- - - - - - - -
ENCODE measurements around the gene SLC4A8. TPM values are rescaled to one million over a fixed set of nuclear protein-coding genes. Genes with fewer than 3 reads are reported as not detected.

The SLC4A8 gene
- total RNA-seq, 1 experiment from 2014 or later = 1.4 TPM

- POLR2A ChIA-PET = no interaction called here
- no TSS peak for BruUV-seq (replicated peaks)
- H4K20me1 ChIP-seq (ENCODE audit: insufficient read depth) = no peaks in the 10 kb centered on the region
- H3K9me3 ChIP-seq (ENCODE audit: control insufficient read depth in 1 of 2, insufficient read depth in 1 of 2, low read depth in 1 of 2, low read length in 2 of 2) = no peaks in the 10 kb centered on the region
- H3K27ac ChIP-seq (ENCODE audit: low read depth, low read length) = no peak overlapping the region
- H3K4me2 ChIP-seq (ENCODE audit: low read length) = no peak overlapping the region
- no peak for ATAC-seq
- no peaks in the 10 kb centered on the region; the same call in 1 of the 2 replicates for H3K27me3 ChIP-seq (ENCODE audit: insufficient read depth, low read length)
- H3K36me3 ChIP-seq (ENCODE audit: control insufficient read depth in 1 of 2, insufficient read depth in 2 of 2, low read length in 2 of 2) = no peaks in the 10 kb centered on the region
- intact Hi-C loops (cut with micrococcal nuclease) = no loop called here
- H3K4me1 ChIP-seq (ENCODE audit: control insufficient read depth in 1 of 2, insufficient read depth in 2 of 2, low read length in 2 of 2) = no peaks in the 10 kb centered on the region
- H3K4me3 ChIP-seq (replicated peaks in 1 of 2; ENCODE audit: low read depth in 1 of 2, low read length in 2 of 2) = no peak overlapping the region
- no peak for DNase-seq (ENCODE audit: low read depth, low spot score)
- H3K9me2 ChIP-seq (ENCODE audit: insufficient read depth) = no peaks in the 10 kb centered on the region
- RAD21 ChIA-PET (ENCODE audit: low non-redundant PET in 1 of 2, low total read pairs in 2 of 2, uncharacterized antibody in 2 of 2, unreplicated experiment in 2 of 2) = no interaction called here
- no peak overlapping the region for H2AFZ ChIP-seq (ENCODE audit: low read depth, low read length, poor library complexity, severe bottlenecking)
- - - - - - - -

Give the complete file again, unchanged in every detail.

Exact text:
ENCODE measurements around the gene SLC4A8. TPM values are rescaled to one million over a fixed set of nuclear protein-coding genes. Genes with fewer than 3 reads are reported as not detected.

The SLC4A8 gene
- total RNA-seq, 1 experiment from 2014 or later = 1.4 TPM

- POLR2A ChIA-PET = no interaction called here
- no TSS peak for BruUV-seq (replicated peaks)
- H4K20me1 ChIP-seq (ENCODE audit: insufficient read depth) = no peaks in the 10 kb centered on the region
- H3K9me3 ChIP-seq (ENCODE audit: control insufficient read depth in 1 of 2, insufficient read depth in 1 of 2, low read depth in 1 of 2, low read length in 2 of 2) = no peaks in the 10 kb centered on the region
- H3K27ac ChIP-seq (ENCODE audit: low read depth, low read length) = no peak overlapping the region
- H3K4me2 ChIP-seq (ENCODE audit: low read length) = no peak overlapping the region
- no peak for ATAC-seq
- no peaks in the 10 kb centered on the region; the same call in 1 of the 2 replicates for H3K27me3 ChIP-seq (ENCODE audit: insufficient read depth, low read length)
- H3K36me3 ChIP-seq (ENCODE audit: control insufficient read depth in 1 of 2, insufficient read depth in 2 of 2, low read length in 2 of 2) = no peaks in the 10 kb centered on the region
- intact Hi-C loops (cut with micrococcal nuclease) = no loop called here
- H3K4me1 ChIP-seq (ENCODE audit: control insufficient read depth in 1 of 2, insufficient read depth in 2 of 2, low read length in 2 of 2) = no peaks in the 10 kb centered on the region
- H3K4me3 ChIP-seq (replicated peaks in 1 of 2; ENCODE audit: low read depth in 1 of 2, low read length in 2 of 2) = no peak overlapping the region
- no peak for DNase-seq (ENCODE audit: low read depth, low spot score)
- H3K9me2 ChIP-seq (ENCODE audit: insufficient read depth) = no peaks in the 10 kb centered on the region
- RAD21 ChIA-PET (ENCODE audit: low non-redundant PET in 1 of 2, low total read pairs in 2 of 2, uncharacterized antibody in 2 of 2, unreplicated experiment in 2 of 2) = no interaction called here
- no peak overlapping the region for H2AFZ ChIP-seq (ENCODE audit: low read depth, low read length, poor library complexity, severe bottlenecking)